LeMo: Exploring Virtual Space for Collaborative Creativity (📃pdf)

In Proceedings of the ACM 2019 on Creativity and Cognition (pp. 71-82).

Honourable Mention for Best Paper Award

L Men, N Bryan-Kinns

Shared Virtual Environments (SVEs) have been extensively researched for education, entertainment, work, and training, yet there has been limited research on the creative aspects of collaboration in SVEs. This raises questions about how to design virtual working spaces to support collaborative creativity in SVEs. In this paper, we outline an SVE named LeMo, which allows two people to create music collaboratively. Then we present a study of LeMo, in which 42 users composed music together using three different virtual working space configurations. Results indicate that (i) two types of territory and working configurations emerged during collaborative composing (ii) when made available to them, personal working spaces were extensively used, and were considered to be essential to successful collaborative music making and (iii) a publicly visible personal working space was preferable to a publicly invisible one. Based on these findings, three corresponding design implications for Shared Virtual Environments focusing on supporting collaborative creativity are given.

LeMo: Supporting Collaborative Music Making in Virtual Reality (📃pdf)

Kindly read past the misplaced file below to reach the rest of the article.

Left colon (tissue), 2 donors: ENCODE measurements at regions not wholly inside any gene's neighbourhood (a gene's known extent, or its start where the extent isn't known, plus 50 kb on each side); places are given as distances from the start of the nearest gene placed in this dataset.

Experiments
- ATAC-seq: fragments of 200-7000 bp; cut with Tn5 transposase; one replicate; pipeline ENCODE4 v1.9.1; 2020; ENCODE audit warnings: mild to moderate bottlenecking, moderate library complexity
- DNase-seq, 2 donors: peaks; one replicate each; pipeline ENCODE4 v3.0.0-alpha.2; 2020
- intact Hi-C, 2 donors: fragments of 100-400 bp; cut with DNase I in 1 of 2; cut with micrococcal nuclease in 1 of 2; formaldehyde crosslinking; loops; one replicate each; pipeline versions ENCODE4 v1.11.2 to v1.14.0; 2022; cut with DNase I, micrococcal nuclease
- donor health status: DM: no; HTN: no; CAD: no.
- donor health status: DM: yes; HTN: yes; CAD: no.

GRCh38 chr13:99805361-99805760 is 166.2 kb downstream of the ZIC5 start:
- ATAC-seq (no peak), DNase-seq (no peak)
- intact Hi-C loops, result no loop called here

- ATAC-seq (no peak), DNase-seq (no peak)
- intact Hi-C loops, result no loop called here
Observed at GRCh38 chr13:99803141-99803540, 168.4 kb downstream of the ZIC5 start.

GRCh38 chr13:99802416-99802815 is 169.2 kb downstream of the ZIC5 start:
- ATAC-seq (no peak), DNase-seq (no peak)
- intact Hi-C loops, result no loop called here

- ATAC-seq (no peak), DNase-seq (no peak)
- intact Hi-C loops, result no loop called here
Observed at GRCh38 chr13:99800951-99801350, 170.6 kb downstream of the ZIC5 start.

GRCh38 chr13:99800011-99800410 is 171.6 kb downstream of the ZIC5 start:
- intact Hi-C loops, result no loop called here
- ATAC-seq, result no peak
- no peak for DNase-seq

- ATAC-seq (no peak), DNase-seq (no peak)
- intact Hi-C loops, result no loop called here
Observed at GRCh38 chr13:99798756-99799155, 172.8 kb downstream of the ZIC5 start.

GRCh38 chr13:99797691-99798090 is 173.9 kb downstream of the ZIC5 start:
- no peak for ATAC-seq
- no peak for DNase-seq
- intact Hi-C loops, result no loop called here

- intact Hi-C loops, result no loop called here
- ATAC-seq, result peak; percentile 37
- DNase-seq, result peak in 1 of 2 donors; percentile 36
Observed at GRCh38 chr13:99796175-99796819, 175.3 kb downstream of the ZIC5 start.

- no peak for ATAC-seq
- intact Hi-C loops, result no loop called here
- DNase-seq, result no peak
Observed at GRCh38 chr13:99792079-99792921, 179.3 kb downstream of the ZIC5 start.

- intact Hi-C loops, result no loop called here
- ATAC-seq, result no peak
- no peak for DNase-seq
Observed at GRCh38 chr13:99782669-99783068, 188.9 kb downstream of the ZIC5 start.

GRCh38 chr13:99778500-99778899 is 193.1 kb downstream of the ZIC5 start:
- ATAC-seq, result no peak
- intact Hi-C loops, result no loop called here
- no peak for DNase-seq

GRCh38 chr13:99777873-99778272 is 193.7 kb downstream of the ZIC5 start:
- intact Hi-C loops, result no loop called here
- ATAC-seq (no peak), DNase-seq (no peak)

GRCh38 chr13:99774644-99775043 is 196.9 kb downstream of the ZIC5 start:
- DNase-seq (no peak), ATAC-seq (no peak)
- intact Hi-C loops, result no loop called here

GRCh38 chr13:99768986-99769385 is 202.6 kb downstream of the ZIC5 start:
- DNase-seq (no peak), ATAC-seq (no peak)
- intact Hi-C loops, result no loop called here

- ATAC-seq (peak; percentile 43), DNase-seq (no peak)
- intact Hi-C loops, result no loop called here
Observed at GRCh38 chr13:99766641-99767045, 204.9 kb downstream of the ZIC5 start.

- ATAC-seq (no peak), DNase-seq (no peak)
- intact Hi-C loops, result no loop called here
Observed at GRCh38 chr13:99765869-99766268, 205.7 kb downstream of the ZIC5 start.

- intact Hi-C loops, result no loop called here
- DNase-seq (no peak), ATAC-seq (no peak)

In 2018 IEEE 4th VR Workshop on Sonic Interactions for Virtual Environments (SIVE) (p. 1-6). doi: 10.1109/SIVE.2018.8577094

L Men, N Bryan-Kinns

Abstract:When engaged in music composition and improvisation, composers who are working together may want to communicate in modalities other than sound since that is the primary medium of the creative activity. This raises questions about the Sonic Interaction Design of Virtual Environments, specifically in terms of how to design user experiences which support collaboration without being detrimental to the product actually being created. In this paper we explore a multimodal approach to supporting creativity in collaborative music making in Virtual Reality. We outline the design and study of our two-person Virtual Reality step sequencer named LeMo, in which people are enabled to communicate via visual representations including free-form 3D annotations instead of spoken communication, leaving their full auditory sense to experiencing the joint creation of music. We studied how people used the annotations in LeMo to support their composition process and human-human interaction and identified five classes of use of annotation, three of which are particularly relevant to the future design of Sonic Interactions in Virtual Environments.

The impact of transitions on user experience in virtual reality (📃pdf)

In 2017 IEEE Virtual Reality (VR) (p. 285-286). doi: 10.1109/VR.2017.7892288